SOS Children's Village Sanothimi

SOS Children's Villages has been working in Sanothimi just outside Kathmandu for four decades. As the city is growing, a lack of funds and urban planning means that thousands of families live in precarious conditions. An increasing number of children need our support.

Life is tough in an ever-expanding metropolis

A young girl who is now able to attend school thanks to the SOS Social Centre (photo: L. W. Nielsen)
A young girl who is now able to attend school thanks to the SOS Social Centre (photo: L. W. Nielsen)

SOS Children’s Village Sanothimi is located just ten kilometres from the centre of Kathmandu, Nepal’s capital city. It was the first children’s village in Nepal and has been supporting vulnerable children and families for four decades now. Kathmandu is located in the Himalayas at an altitude of around 1,300 metres in Kathmandu Valley and has a population of just over one million, with 1.7 million living in Kathmandu district.

The region is the economic heart of the country. Whereas once internally displaced people came here by the thousands in search of safety, today the city continues to attract people from impoverished and underdeveloped rural areas. This rapid population growth has put incredible strain on the existing infrastructure in Kathmandu and also poses a threat to the ecosystems of the valley. Rivers are becoming polluted due to the lack of sewerage and wastewater treatment systems, which in turn endangers the health of the local population.

Informal settlements characterised by substandard housing are expanding on the outskirts of the city. Land is cheaper here and no building permits are needed, so many migrants buy a plot in these semi-rural areas. Infrastructure such as water supply and sanitation are not available here, nor is road access.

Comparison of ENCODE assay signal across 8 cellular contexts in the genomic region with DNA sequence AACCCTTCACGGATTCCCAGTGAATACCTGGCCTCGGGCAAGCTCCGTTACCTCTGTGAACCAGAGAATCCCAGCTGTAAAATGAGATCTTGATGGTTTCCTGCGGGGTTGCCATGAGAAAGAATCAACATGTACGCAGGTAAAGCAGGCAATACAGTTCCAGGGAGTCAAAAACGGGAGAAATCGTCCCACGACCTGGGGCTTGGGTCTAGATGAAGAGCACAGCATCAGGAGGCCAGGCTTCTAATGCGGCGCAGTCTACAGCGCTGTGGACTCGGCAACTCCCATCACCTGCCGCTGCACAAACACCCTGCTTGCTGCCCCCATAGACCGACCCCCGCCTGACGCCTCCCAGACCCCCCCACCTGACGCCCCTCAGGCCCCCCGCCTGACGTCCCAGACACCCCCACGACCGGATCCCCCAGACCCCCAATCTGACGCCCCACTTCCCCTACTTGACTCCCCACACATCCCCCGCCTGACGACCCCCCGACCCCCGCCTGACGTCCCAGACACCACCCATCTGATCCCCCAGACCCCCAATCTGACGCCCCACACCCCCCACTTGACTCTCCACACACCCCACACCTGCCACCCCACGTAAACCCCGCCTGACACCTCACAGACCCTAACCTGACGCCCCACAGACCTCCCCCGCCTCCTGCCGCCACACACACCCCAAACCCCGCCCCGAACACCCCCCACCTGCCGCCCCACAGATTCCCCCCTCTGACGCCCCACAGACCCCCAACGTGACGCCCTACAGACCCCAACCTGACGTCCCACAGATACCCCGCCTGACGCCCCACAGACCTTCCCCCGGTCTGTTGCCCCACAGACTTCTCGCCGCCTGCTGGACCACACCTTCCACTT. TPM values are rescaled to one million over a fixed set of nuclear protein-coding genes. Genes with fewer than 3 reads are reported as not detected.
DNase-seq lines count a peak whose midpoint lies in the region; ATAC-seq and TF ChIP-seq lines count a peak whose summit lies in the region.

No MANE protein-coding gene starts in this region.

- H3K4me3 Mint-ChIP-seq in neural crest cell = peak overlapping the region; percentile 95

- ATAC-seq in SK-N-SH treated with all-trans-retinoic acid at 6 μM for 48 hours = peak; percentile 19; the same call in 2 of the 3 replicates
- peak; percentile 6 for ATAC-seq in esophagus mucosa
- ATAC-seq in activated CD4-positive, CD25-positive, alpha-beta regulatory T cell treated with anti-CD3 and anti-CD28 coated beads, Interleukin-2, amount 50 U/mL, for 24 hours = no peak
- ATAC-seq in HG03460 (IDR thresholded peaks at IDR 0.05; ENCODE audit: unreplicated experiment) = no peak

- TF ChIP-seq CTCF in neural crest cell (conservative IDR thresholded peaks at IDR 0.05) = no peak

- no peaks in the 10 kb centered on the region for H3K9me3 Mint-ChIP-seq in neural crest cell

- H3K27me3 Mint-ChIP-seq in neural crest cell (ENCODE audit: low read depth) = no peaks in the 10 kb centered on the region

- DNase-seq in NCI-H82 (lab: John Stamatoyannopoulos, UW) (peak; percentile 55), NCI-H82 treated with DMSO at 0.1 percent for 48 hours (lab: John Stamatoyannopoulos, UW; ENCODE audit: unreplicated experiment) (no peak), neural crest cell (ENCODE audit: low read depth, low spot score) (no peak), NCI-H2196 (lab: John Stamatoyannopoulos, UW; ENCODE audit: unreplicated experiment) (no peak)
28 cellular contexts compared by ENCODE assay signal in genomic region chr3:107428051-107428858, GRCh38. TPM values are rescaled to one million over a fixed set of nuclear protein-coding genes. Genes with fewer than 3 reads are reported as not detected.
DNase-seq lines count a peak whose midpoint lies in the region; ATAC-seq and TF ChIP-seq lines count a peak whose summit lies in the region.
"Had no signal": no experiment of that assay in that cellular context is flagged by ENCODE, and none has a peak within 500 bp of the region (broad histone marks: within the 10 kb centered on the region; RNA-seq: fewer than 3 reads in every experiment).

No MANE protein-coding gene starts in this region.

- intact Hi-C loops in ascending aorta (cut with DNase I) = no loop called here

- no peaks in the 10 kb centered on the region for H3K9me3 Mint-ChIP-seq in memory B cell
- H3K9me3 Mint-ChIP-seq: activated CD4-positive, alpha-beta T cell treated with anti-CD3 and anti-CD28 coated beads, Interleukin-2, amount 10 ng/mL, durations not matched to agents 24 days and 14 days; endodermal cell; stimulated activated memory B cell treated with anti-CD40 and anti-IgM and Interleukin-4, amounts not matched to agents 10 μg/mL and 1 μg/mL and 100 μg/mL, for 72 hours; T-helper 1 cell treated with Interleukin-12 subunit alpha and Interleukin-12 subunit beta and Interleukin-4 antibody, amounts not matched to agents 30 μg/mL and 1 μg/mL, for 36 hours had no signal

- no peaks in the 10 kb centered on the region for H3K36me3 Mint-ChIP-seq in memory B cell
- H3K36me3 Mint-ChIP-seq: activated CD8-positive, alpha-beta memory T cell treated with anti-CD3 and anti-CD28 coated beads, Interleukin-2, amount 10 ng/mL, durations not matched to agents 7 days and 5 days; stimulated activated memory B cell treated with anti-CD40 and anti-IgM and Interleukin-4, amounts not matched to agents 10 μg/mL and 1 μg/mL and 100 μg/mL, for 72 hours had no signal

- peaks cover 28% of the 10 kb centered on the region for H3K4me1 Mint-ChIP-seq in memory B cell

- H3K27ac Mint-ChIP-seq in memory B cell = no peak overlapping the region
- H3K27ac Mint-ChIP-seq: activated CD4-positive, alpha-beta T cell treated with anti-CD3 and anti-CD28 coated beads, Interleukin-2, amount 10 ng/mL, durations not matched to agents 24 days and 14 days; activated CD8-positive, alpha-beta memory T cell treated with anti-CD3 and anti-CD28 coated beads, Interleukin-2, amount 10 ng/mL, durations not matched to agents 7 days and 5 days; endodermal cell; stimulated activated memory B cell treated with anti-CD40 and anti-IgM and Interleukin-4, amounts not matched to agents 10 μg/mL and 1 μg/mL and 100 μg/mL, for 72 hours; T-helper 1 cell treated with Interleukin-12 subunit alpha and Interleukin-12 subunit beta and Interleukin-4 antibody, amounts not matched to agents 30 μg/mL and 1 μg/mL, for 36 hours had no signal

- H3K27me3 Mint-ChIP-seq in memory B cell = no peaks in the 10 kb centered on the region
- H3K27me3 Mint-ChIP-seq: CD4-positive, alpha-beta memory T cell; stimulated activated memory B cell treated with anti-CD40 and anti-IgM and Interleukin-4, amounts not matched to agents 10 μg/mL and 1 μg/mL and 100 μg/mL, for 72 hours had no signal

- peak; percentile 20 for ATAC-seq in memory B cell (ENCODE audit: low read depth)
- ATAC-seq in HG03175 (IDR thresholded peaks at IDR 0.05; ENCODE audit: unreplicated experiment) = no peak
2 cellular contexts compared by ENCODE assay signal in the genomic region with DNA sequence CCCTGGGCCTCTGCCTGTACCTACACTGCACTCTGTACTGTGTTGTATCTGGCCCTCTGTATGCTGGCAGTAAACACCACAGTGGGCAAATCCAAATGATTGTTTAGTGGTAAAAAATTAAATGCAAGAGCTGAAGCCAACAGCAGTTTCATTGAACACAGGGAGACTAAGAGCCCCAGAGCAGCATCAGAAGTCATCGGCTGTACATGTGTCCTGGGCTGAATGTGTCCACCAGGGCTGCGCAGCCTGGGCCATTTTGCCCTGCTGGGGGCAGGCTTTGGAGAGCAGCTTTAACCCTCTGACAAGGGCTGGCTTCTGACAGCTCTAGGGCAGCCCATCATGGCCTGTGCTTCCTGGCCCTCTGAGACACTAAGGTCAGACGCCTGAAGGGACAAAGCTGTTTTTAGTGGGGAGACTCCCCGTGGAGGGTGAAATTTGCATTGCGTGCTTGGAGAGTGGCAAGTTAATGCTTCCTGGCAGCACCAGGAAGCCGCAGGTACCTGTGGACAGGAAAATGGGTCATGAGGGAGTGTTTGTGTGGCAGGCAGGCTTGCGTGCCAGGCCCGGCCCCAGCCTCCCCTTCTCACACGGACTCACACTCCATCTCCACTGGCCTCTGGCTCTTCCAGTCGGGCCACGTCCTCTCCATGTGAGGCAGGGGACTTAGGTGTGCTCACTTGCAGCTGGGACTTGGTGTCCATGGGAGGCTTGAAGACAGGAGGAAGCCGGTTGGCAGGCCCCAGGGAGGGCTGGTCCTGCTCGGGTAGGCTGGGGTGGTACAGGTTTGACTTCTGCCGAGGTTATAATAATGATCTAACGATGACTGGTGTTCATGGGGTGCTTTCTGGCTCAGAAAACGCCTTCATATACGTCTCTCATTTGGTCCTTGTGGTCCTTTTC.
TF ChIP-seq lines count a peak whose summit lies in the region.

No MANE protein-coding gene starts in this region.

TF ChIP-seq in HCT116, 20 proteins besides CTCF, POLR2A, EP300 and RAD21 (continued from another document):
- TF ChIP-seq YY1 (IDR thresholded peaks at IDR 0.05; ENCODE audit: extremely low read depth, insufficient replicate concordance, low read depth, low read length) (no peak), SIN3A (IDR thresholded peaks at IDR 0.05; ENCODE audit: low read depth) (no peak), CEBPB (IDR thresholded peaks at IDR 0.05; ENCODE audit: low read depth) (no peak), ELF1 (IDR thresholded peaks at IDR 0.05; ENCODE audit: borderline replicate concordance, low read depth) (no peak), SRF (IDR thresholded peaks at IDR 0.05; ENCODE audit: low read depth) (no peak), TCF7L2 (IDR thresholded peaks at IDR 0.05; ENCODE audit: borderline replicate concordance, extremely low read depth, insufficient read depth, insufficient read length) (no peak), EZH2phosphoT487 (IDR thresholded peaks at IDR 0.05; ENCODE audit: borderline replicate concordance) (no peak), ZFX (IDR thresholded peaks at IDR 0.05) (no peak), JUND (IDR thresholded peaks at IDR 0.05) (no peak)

Children growing up in these circumstances are often denied their basic rights. When parents struggle to make ends meet, the care and attention they are able to devote to their children is often inadequate. Around 5,000 children are estimated to be living on the streets of Kathmandu. These children fend for themselves, trying to earn some money in any way they can. They are at great risk of suffering sexual abuse or violence, and of falling into drug and alcohol abuse. Severe health and emotional problems, illiteracy and social marginalisation are some of the possible consequences for these children.

Support for the whole family

The SOS Social Centre in Kathmandu runs a family strengthening programme to support struggling families in the neighbourhood. The programme focuses on enabling children to attend school, by providing scholarships for school fees, text books and school uniforms, for example. We also assist families with food, medical treatment or with repairing their homes where needed. It is our aim to strengthen families in such a way so that children will be safe and protected, receive an education and grow up to be confident and successful adults.

What we do in Sanothimi

Children playing outside in SOS Children Village Sanothimi (photo: SOS archives).
Children playing outside in SOS Children Village Sanothimi (photo: SOS archives).

For children from Kathmandu Valley whose families can no longer take care of them, 16 SOS families can provide a loving home. In each family the children live with their brothers and sisters, affectionately cared for by their SOS mother. They attend the SOS Hermann Gmeiner School, where they are taught together with children from local families, which helps them become part of the community. The school offers primary and secondary education for 840 pupils.

Once the children reach adolescence, they usually move on to the SOS Youth Programme when they start vocational training or go on to higher education. With the support of qualified professionals, the young people develop perspectives for their future, learn to shoulder responsibility and increasingly make their own decisions. They are encouraged to develop team spirit and build up contacts with relatives and friends, as well as with the relevant authorities and potential employers.

The young adults also have the option of attending the SOS Vocational Training Centre, where courses in ceramics are offered. The skills acquired during the six-month course enable the students to generate an income and provide for themselves.
 

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